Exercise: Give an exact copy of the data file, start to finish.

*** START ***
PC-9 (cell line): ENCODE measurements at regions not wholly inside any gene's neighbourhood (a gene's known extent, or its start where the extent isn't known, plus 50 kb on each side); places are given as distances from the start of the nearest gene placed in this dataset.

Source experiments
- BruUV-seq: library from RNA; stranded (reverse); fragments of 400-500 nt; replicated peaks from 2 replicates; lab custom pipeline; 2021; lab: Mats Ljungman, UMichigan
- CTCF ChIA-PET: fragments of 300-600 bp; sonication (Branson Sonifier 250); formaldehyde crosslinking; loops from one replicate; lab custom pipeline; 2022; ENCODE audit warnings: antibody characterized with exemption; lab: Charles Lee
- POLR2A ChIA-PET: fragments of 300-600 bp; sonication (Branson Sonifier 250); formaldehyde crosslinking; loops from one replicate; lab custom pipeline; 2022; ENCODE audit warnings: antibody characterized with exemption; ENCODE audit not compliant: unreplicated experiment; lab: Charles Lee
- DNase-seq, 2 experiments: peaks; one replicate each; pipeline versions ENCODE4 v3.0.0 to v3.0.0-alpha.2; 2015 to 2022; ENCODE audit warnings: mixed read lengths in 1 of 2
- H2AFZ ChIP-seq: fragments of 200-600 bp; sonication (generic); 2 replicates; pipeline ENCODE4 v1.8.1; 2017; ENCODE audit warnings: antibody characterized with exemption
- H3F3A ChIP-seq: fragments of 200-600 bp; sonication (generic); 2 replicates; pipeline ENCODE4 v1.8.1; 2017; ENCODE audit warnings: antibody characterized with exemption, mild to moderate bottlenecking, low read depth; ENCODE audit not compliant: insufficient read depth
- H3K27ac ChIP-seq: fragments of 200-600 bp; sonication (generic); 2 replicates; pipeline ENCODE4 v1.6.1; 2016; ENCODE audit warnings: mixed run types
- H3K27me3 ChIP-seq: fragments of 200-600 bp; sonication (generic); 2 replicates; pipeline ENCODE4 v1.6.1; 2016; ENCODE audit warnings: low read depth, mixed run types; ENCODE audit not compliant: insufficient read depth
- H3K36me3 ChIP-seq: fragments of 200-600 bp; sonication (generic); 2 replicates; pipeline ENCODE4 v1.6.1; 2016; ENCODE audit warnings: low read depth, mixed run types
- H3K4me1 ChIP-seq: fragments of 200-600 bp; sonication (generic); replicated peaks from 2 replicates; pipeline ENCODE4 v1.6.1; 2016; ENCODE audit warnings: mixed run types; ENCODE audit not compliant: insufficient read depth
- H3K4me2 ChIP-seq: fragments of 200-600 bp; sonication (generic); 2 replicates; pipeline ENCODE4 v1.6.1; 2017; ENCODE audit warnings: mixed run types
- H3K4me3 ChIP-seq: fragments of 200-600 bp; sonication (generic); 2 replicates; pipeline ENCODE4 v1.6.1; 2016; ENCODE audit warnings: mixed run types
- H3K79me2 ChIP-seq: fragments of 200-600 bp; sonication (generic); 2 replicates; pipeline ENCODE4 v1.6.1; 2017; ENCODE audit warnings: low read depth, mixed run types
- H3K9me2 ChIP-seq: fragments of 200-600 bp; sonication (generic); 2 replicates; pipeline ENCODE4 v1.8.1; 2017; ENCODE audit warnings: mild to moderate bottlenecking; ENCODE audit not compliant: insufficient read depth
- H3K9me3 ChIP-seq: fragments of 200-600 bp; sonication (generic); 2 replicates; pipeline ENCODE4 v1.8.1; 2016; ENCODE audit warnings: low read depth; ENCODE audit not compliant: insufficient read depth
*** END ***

PC-9 (cell line): ENCODE measurements at regions not wholly inside any gene's neighbourhood (a gene's known extent, or its start where the extent isn't known, plus 50 kb on each side); places are given as distances from the start of the nearest gene placed in this dataset.

Source experiments
- BruUV-seq: library from RNA; stranded (reverse); fragments of 400-500 nt; replicated peaks from 2 replicates; lab custom pipeline; 2021; lab: Mats Ljungman, UMichigan
- CTCF ChIA-PET: fragments of 300-600 bp; sonication (Branson Sonifier 250); formaldehyde crosslinking; loops from one replicate; lab custom pipeline; 2022; ENCODE audit warnings: antibody characterized with exemption; lab: Charles Lee
- POLR2A ChIA-PET: fragments of 300-600 bp; sonication (Branson Sonifier 250); formaldehyde crosslinking; loops from one replicate; lab custom pipeline; 2022; ENCODE audit warnings: antibody characterized with exemption; ENCODE audit not compliant: unreplicated experiment; lab: Charles Lee
- DNase-seq, 2 experiments: peaks; one replicate each; pipeline versions ENCODE4 v3.0.0 to v3.0.0-alpha.2; 2015 to 2022; ENCODE audit warnings: mixed read lengths in 1 of 2
- H2AFZ ChIP-seq: fragments of 200-600 bp; sonication (generic); 2 replicates; pipeline ENCODE4 v1.8.1; 2017; ENCODE audit warnings: antibody characterized with exemption
- H3F3A ChIP-seq: fragments of 200-600 bp; sonication (generic); 2 replicates; pipeline ENCODE4 v1.8.1; 2017; ENCODE audit warnings: antibody characterized with exemption, mild to moderate bottlenecking, low read depth; ENCODE audit not compliant: insufficient read depth
- H3K27ac ChIP-seq: fragments of 200-600 bp; sonication (generic); 2 replicates; pipeline ENCODE4 v1.6.1; 2016; ENCODE audit warnings: mixed run types
- H3K27me3 ChIP-seq: fragments of 200-600 bp; sonication (generic); 2 replicates; pipeline ENCODE4 v1.6.1; 2016; ENCODE audit warnings: low read depth, mixed run types; ENCODE audit not compliant: insufficient read depth
- H3K36me3 ChIP-seq: fragments of 200-600 bp; sonication (generic); 2 replicates; pipeline ENCODE4 v1.6.1; 2016; ENCODE audit warnings: low read depth, mixed run types
- H3K4me1 ChIP-seq: fragments of 200-600 bp; sonication (generic); replicated peaks from 2 replicates; pipeline ENCODE4 v1.6.1; 2016; ENCODE audit warnings: mixed run types; ENCODE audit not compliant: insufficient read depth
- H3K4me2 ChIP-seq: fragments of 200-600 bp; sonication (generic); 2 replicates; pipeline ENCODE4 v1.6.1; 2017; ENCODE audit warnings: mixed run types
- H3K4me3 ChIP-seq: fragments of 200-600 bp; sonication (generic); 2 replicates; pipeline ENCODE4 v1.6.1; 2016; ENCODE audit warnings: mixed run types
- H3K79me2 ChIP-seq: fragments of 200-600 bp; sonication (generic); 2 replicates; pipeline ENCODE4 v1.6.1; 2017; ENCODE audit warnings: low read depth, mixed run types
- H3K9me2 ChIP-seq: fragments of 200-600 bp; sonication (generic); 2 replicates; pipeline ENCODE4 v1.8.1; 2017; ENCODE audit warnings: mild to moderate bottlenecking; ENCODE audit not compliant: insufficient read depth
- H3K9me3 ChIP-seq: fragments of 200-600 bp; sonication (generic); 2 replicates; pipeline ENCODE4 v1.8.1; 2016; ENCODE audit warnings: low read depth; ENCODE audit not compliant: insufficient read depth